Obviously, a black mass is offensive to all Christians, but that's almost beside the point. The dark rite mocks the belief of Catholics, and other ancient Christians, that the bread and wine become the Body and Blood of Christ during the Mass. The whole point is to desecrate what has been consecrated. 

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Concerning Pope Francis, 'trial marriages' and poorly covered media rites

Concerning Pope Francis, 'trial marriages' and poorly covered media rites

When covering major events that are directly linked to the liturgical work and authority of the pope, it never hurts to spend some time reading the Catechism of the Catholic Church. In this case, let's look at the material found at this reference point: Paragraph 2391 -- IV. Offenses Against the Dignity of Marriage.

Some today claim a “right to a trial marriage” where there is an intention of getting married later. However firm the purpose of those who engage in premature sexual relations may be, “the fact is that such liaisons can scarcely ensure mutual sincerity and fidelity in a relationship between a man and a woman, nor, especially, can they protect it from inconstancy of desires or whim.” 184 Carnal union is morally legitimate only when a definitive community of life between a man and woman has been established. Human love does not tolerate “trial marriages.” It demands a total and definitive gift of persons to one another. 185 (2364)

Now, with that in mind, let's look at some important -- yes, rather picky -- issues of verb tense in the mainstream news coverage of that remarkable wedding rite that took place at the Vatican.

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Tales from the crypt: NYTimes reports on Sheen body battle

Tales from the crypt: NYTimes reports on Sheen body battle

The New York Times took its time getting around to the news that broke Sept. 3 concerning the dispute over the remains of saint-in-the-making Archbishop Fulton J. Sheen, but Sharon Otterman's story that went online yesterday is worth the wait.

Otterman, the Times' Metro religion reporter begins with a soft lead before getting to the, ahem, body of the story:

The Roman Catholic Diocese of Peoria, Ill., has already constructed a museum in honor of Archbishop Fulton J. Sheen, a native son whose Emmy-winning television show during the 1950s brought Catholicism to the American living room. It has documented several potential miracles by him and compiled a dossier on his good works for the Vatican.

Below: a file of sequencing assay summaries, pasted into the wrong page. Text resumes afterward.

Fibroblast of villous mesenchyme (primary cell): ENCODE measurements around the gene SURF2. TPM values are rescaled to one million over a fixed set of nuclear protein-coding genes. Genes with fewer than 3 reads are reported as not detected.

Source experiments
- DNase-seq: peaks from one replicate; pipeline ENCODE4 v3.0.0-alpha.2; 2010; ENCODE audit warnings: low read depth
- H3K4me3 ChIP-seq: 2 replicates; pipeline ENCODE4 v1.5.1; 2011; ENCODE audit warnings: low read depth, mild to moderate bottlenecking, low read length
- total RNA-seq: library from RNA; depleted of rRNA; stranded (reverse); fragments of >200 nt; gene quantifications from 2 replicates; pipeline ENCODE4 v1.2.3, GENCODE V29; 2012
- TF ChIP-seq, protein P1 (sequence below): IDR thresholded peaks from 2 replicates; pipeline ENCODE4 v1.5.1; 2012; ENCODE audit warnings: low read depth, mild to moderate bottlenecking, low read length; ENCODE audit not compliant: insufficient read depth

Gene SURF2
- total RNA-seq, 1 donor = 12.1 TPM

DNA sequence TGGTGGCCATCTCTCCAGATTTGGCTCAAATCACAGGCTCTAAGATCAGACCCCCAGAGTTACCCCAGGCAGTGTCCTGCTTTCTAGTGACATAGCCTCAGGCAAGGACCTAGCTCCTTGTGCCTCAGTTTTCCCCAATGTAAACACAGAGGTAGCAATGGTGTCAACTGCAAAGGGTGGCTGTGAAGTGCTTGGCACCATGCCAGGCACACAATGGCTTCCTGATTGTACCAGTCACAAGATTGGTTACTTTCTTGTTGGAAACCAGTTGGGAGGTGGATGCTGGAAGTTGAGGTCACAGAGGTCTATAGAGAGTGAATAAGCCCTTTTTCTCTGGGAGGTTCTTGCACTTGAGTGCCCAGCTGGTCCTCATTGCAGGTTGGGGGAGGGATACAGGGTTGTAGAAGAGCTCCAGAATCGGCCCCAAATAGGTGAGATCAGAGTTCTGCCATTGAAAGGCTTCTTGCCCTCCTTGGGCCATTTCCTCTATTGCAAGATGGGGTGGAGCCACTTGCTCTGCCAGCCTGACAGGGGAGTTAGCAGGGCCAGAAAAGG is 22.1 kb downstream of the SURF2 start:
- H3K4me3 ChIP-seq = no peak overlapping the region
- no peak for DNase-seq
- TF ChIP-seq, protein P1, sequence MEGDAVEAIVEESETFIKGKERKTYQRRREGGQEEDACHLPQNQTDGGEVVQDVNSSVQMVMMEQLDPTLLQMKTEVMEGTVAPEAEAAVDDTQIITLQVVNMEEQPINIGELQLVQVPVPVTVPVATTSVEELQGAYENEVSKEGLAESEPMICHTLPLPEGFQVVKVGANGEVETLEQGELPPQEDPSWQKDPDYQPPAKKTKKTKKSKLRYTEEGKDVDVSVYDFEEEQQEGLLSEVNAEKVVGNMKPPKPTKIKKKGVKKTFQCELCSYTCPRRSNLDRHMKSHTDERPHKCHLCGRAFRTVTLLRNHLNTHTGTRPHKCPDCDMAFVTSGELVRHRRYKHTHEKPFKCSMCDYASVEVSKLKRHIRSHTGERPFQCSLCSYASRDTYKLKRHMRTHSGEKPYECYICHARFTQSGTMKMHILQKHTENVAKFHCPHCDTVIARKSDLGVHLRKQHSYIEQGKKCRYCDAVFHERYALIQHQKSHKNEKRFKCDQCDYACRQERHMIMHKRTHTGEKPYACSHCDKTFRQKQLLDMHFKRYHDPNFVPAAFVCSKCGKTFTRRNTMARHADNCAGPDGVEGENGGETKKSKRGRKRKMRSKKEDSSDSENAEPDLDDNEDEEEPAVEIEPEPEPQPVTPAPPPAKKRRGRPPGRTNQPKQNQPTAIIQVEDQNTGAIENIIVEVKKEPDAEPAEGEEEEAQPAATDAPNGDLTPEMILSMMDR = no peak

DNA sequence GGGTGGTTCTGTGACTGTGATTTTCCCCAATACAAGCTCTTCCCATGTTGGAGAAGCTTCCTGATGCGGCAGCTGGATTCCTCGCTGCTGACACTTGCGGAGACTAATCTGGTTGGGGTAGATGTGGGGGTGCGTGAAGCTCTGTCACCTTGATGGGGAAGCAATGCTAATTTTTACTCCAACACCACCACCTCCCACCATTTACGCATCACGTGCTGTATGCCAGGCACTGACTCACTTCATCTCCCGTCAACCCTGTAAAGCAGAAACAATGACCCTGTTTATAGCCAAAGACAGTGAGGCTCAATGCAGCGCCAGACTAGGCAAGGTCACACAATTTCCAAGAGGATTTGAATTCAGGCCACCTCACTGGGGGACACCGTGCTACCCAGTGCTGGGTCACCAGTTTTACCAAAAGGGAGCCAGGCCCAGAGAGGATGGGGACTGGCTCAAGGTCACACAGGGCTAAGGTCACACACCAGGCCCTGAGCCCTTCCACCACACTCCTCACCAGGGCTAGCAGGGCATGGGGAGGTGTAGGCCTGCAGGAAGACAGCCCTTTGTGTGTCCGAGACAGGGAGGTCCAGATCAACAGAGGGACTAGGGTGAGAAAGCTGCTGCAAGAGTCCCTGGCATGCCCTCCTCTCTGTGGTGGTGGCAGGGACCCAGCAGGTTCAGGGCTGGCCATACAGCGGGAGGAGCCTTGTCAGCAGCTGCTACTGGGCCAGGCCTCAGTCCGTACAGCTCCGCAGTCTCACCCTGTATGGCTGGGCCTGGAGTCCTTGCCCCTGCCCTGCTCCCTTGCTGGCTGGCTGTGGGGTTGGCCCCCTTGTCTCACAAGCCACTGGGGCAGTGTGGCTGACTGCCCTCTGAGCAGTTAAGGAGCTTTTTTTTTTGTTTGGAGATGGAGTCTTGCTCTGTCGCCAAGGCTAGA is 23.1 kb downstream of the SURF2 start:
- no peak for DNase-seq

It has drawn up blueprints for an elaborate shrine in its main cathedral to house his tomb and sketched out an entire devotional campus it hopes to complete when its campaign to have him declared the first American-born male saint succeeds.

There has been just one snag in the diocese’s carefully laid veneration plans: the matter of Archbishop Sheen’s body.

We are then given some straight-up details: Peoria Bishop Daniel R. Jenky recently announced that the effort to canonize Sheen -- who was nearing beatification -- is being stalled because Cardinal Timothy Dolan, archbishop of New York, refused to permit his body to be released from its crypt at St. Patrick's Cathedral.

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In the bloody Middle East, journalists must strive to use accurate labels

In the bloody Middle East, journalists must strive to use accurate labels

At first glance, there would seem to be little connection between the two items that I want to spotlight in this post. The connecting thread is that, every now and then, people in the public square (including journalists) need to be more careful when assigning labels to some of the key players.

So what happened in the Breitbart headline pictured above -- since taken down -- linked to the speech by Sen. Ted Cruz at the recent "In Defense of Christians" conference, an event focusing, in particular, on the brutally oppressed ancient churches of the Holy Land. Surf a few links in this online search to catch up on this media storm on the political and cultural right.

It's a complicated news story, one that hits home for me because of the years I spent in a majority-Arab Eastern Orthodox parish. Trust me when I say that I understand that some Arab Christians are anti-Israel and I have met some who sometimes veer all the way into anti-Semitism. I understand that some focus their anger on Israel, since it's hopeless to curse the radical forms of Islam that have, over decades and centuries, have inflicted so much pain on their families and communities. I understand that some of the Christians who heard Cruz praise Israel, in the bluntest possible terms, were offended. Read the details and make up your own mind.

Now look at that headline.